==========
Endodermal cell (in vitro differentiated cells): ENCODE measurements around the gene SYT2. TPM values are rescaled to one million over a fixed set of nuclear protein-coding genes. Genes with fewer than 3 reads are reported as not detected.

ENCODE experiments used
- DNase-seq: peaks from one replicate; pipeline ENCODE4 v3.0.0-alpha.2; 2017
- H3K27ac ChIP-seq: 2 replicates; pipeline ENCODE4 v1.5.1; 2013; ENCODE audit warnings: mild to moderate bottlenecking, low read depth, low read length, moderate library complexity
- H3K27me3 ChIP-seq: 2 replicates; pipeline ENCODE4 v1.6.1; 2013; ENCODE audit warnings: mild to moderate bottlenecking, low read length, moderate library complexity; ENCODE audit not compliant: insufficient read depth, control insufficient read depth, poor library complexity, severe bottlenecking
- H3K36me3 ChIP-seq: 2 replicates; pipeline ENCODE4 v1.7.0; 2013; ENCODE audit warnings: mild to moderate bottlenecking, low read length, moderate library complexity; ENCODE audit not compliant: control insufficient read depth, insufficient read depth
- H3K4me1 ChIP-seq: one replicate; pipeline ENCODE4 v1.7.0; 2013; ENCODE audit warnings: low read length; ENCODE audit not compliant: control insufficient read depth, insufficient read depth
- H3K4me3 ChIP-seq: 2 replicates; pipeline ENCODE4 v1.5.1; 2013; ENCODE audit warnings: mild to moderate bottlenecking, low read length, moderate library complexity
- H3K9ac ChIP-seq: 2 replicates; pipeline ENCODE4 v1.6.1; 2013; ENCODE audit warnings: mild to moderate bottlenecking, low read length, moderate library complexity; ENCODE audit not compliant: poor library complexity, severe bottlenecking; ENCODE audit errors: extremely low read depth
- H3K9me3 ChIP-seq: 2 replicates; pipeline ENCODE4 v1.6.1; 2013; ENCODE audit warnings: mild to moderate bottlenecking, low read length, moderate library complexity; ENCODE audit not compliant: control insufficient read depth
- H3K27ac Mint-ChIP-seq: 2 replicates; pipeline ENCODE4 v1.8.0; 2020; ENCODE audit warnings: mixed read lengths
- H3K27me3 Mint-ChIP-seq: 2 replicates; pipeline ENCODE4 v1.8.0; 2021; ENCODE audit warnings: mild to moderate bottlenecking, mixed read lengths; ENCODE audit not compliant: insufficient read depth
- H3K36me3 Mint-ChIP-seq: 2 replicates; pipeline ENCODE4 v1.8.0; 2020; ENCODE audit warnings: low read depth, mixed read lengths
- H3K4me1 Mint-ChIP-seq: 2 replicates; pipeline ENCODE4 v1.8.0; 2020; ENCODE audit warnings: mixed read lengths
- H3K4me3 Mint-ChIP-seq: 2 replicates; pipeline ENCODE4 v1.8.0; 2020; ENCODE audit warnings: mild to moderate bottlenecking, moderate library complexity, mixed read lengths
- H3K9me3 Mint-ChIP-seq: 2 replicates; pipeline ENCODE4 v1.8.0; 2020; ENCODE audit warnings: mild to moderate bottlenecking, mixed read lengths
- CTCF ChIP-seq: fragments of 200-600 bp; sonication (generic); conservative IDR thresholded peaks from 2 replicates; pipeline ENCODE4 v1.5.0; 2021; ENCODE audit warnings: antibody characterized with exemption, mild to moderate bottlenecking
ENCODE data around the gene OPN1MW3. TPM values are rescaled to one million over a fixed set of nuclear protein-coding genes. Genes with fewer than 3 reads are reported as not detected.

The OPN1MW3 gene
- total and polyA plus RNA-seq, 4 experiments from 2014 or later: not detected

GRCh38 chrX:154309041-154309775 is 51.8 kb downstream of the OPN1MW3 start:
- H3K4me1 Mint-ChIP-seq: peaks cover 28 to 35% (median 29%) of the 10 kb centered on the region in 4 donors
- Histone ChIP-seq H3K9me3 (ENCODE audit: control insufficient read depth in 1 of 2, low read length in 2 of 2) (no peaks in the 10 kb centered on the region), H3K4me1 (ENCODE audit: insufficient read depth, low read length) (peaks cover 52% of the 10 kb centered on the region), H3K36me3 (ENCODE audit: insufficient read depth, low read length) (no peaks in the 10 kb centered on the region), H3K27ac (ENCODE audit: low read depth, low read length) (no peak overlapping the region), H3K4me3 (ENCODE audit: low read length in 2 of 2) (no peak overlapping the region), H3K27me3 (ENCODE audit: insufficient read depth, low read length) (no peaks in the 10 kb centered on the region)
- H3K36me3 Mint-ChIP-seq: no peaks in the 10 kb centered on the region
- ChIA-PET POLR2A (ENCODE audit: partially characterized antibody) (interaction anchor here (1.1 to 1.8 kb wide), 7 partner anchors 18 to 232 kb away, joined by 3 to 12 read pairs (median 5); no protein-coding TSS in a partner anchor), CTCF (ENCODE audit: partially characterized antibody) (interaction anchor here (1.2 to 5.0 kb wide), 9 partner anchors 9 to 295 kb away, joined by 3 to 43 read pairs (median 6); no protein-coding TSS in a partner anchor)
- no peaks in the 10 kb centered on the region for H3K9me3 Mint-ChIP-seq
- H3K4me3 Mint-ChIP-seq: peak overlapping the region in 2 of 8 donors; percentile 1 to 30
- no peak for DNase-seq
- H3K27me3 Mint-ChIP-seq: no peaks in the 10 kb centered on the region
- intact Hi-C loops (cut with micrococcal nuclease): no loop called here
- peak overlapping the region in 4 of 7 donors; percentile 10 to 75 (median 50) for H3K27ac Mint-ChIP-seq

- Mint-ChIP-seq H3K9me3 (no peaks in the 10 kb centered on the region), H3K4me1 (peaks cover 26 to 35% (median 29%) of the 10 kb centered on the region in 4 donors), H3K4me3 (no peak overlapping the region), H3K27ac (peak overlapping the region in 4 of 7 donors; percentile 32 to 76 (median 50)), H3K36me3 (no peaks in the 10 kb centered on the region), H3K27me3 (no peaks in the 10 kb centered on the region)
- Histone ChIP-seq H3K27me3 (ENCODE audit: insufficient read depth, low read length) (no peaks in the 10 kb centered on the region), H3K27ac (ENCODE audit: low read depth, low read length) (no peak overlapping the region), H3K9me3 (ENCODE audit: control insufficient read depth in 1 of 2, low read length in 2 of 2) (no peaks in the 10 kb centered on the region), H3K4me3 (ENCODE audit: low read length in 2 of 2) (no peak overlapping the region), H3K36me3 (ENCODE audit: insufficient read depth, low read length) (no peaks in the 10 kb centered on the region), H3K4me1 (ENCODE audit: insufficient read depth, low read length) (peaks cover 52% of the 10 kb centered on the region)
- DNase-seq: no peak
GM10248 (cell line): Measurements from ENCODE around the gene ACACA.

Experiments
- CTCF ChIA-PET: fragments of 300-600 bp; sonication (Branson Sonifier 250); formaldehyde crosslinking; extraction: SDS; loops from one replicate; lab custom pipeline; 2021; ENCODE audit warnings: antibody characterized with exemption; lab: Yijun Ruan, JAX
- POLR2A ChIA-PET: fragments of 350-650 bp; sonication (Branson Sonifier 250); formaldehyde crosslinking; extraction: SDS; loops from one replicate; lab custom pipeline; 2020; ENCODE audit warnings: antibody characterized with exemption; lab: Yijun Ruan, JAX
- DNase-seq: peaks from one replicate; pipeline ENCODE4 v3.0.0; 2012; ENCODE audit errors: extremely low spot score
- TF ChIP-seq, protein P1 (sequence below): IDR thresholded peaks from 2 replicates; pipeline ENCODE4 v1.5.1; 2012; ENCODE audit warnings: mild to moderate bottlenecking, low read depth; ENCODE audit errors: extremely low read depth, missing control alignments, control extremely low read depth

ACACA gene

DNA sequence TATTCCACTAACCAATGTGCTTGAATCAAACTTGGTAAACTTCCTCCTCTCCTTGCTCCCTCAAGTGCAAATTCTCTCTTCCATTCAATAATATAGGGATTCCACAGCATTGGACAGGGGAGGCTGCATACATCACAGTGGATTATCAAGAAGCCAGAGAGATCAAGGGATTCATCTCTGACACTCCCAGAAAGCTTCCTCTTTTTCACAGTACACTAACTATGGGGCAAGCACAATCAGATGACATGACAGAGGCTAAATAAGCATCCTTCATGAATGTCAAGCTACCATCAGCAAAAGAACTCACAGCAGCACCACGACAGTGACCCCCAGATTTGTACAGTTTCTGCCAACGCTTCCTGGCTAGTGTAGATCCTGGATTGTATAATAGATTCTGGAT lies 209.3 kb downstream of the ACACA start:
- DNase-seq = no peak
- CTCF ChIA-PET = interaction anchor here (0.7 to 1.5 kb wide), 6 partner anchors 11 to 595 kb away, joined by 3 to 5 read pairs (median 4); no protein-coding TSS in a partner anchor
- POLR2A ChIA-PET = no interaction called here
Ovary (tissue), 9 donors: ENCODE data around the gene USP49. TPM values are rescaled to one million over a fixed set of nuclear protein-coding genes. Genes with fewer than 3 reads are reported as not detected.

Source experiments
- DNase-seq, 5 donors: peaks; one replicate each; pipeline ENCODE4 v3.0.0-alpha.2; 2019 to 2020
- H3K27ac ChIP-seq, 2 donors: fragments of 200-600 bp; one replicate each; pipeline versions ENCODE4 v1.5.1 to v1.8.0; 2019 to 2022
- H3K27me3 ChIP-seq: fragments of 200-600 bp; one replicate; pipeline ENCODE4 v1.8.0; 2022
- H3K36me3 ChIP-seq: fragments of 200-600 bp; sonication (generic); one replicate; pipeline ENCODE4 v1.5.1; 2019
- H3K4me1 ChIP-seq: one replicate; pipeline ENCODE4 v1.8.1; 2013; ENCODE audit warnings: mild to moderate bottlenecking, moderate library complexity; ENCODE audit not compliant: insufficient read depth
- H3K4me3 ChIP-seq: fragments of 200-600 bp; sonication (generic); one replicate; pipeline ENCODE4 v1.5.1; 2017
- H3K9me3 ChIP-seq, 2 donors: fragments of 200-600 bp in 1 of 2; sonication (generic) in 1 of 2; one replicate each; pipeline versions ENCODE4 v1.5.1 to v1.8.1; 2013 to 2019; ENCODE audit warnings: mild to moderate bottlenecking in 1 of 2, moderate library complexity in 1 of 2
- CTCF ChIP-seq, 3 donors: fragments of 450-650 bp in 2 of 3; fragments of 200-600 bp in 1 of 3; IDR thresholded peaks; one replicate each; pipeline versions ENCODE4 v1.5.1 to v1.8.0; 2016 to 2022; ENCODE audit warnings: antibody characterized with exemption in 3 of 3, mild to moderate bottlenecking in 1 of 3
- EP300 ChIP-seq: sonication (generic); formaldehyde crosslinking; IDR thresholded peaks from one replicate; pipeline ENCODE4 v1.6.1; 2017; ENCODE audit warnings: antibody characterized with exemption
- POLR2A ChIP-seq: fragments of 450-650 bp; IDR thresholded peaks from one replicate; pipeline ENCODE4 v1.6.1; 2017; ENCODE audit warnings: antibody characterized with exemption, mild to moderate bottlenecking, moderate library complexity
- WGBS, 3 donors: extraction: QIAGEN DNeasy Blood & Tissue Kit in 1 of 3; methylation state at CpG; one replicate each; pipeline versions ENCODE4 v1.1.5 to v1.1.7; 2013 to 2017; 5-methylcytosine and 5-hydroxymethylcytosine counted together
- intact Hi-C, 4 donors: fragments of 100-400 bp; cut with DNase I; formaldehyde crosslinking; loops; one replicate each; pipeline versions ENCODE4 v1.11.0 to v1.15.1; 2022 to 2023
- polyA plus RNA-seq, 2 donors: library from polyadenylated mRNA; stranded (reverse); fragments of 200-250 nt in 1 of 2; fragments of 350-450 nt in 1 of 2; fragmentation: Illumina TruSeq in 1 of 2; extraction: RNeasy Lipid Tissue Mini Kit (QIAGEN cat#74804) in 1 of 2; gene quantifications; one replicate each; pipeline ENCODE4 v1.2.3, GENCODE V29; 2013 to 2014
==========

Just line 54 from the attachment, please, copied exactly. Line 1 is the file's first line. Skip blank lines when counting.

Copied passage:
- H3K9me3 ChIP-seq, 2 donors: fragments of 200-600 bp in 1 of 2; sonication (generic) in 1 of 2; one replicate each; pipeline versions ENCODE4 v1.5.1 to v1.8.1; 2013 to 2019; ENCODE audit warnings: mild to moderate bottlenecking in 1 of 2, moderate library complexity in 1 of 2